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Where did the term “cloud” come from? Mature mainframers remember the diagrams that people used to show on their overhead projectors where links from computers went into a cloud that represented the telephone system and more links came out to terminals. The “cloud part” came to represent the Internet on numerous PowerPoint slides. Now, that cloud has taken on a life of its own. In fact, if you search the Internet, you’ll find that Feb. 24, 2007 is the day the term “cloud computing” was coined.
Not all clouds are necessarily public clouds. A public cloud would be one that sells services to anyone on the Internet (like Amazon Web services). A private cloud would be used by an organization to supply hosted services to people within the organization. There’s one slight complication to this simple dichotomy: It’s possible for a private cloud to be made available using public cloud resources. The result is referred to as a virtual public cloud.
What is meant by a service? Services can be divided into three categories:
- Infrastructure-as-a-Service (IaaS)
- Platform-as-a-Service (PaaS)
- Software-as-a-Service (SaaS).
These services can be distinguished from traditional hosting because they’re sold on demand; users purchase as much of a service as they want, when they want it. Also, the service is managed by the provider.
The SaaS model involves deploying the software over the Internet. The vendor provides the software, any databases, and the servers it uses. The user accesses the service, usually through a browser. Available services range from invoicing to email to database processing. The user (subscriber) simply pays for what they use. The user could get a similar service from a different provider if they were to choose to do so.
The IaaS model occurs when an organization outsources the equipment it needs for its IT infrastructure, including storage, servers, and networking components. A service provider owns all the hardware and must maintain it. Users are given an IP address and access to the supplier’s API to use their virtual hardware. The advantage of this kind of computing is that organizations pay only for the computing power they use; it also allows them to get more as necessary.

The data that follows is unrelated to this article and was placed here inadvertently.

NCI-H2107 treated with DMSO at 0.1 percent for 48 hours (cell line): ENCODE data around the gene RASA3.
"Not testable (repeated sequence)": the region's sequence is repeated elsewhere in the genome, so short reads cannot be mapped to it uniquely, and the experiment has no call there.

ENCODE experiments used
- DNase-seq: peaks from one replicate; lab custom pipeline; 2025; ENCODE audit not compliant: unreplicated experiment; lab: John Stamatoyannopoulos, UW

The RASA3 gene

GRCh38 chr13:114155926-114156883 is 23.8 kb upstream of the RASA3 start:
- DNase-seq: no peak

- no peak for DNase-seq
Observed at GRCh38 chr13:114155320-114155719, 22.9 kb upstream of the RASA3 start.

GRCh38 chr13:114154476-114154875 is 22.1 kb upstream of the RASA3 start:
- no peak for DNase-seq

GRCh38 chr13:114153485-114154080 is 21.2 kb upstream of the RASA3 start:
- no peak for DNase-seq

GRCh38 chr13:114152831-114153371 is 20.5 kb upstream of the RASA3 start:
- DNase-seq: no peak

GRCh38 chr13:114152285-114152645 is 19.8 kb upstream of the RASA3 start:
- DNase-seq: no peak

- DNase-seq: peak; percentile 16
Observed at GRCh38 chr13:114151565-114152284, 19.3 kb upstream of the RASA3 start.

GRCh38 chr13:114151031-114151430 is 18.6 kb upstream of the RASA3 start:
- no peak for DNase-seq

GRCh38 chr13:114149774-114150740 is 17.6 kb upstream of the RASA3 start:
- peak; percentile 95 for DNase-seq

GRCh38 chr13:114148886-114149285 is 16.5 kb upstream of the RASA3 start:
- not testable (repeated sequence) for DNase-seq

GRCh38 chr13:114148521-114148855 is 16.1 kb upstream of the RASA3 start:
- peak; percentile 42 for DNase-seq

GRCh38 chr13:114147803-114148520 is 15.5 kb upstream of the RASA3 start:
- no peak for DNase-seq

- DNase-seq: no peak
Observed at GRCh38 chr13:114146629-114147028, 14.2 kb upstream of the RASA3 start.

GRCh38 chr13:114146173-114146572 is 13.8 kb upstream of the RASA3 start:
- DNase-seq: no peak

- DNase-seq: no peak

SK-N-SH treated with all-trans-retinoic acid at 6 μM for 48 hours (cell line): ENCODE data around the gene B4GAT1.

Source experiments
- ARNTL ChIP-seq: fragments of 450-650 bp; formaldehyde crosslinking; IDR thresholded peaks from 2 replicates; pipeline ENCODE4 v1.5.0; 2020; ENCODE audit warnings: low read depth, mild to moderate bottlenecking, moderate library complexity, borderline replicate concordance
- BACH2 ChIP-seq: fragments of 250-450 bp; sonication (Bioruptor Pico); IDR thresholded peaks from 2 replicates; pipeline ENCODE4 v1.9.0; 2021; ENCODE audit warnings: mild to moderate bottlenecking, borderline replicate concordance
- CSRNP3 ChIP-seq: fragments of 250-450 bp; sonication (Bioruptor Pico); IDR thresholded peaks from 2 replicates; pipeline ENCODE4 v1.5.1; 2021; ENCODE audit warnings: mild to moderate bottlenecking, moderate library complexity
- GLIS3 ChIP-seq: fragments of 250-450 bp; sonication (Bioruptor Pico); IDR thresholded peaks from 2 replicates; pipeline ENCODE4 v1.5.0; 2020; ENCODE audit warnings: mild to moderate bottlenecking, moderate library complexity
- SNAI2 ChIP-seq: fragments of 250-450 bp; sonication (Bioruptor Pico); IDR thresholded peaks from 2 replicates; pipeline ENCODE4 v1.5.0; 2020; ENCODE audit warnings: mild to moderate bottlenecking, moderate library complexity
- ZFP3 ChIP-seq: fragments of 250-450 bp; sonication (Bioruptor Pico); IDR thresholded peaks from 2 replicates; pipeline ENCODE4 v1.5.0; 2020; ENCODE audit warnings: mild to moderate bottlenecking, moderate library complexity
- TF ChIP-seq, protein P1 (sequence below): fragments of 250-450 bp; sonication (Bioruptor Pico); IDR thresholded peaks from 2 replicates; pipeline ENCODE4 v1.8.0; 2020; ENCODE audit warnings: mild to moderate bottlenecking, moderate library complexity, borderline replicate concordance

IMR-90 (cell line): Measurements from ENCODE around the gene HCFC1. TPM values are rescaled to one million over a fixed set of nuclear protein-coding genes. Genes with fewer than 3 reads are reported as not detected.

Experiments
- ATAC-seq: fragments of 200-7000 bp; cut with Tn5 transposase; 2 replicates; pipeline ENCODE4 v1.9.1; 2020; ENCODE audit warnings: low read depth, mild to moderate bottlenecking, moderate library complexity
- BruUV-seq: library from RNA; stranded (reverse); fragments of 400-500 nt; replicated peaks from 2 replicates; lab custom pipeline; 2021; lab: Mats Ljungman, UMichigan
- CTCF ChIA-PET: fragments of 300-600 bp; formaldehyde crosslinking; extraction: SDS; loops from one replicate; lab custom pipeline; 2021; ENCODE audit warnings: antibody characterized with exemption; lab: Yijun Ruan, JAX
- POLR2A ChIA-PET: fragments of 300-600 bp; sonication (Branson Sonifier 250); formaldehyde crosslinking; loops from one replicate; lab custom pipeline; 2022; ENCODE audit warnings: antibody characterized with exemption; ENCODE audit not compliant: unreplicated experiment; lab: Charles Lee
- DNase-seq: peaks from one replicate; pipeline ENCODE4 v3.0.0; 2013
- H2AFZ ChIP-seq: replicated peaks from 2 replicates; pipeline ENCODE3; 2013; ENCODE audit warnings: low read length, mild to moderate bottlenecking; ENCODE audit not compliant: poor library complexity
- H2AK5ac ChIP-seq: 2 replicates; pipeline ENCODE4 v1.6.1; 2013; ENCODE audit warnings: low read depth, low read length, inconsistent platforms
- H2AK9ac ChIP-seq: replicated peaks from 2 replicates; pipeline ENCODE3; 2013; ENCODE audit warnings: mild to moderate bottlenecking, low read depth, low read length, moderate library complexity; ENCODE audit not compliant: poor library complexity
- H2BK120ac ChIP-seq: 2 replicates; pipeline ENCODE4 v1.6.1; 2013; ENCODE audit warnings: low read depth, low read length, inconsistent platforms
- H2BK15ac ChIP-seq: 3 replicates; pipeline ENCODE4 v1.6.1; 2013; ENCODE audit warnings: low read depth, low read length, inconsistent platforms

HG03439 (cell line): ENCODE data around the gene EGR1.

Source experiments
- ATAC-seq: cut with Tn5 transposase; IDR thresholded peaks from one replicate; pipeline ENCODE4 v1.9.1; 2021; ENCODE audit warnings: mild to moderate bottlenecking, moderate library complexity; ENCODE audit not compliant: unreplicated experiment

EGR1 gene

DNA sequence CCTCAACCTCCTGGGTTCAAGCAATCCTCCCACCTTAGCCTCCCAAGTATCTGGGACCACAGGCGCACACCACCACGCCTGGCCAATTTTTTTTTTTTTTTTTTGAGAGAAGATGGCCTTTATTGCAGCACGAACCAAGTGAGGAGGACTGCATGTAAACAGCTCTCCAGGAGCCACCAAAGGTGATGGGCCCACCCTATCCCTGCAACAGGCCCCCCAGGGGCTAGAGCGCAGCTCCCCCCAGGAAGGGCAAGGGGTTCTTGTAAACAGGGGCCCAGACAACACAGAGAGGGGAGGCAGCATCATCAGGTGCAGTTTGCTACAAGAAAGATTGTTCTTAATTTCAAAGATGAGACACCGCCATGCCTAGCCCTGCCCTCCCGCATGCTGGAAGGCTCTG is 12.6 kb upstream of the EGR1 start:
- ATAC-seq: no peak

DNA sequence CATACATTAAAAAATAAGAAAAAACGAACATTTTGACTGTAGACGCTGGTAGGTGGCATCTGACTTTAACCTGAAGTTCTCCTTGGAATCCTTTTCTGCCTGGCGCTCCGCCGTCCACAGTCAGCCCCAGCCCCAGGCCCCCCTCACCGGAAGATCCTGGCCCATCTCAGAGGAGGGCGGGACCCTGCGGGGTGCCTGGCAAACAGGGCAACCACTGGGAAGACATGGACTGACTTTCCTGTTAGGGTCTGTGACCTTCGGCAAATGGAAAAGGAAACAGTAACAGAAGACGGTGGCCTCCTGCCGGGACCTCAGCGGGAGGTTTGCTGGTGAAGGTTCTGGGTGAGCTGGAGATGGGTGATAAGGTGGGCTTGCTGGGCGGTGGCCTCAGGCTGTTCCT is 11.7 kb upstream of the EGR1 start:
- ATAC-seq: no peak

The PaaS model facilitates deployment of applications without a need to purchase and manage the underlying hardware and software. Developers may use APIs or software installed on their computer by the vendor to develop Web applications and services. (A Web application is basically an application accessed over the Internet, or, possibly, an intranet. Web applications are convenient and available through a Web browser client. There’s no need for an organization to continually update its software because the Web application used is always the latest version. The responsibility for updating and testing the Web application lies with the provider.
Gartner Research is a big fan of cloud computing, telling us that: “The use of cloud computing in general has been spreading rapidly over the past few years, as companies look for ways to increase operating efficiency and data security. The cloud industry, which is in its infancy, will generate $3.4 billion in sales this year.” Similarly, Merrill Lynch predicts that by 2011 the cloud computing market will reach $160 billion, including $95 billion in business and productivity applications.
Most industry journals and conferences are focusing on Microsoft’s Windows Azure, an environment for development, service hosting, and service management based on the cloud. It’s designed to allow developers to compute, host, scale, store, and manage the Web applications they create. Windows Azure relies on the global network of Microsoft data centers to offer the services; it lets developers use Microsoft Visual Studio, along with SOAP, REST, XML, and PHP.
Finally, Google has a partnership with VMware to develop a new operating system for the cloud. This partnership is designed to enable users to avoid being tied down to a single supplier by ensuring that applications are portable. Companies will be able to build and maintain their own applications to run in a VMware environment on any infrastructure compatible with Java standards. Google has said it will provide cloud-based database and secure transaction services this year.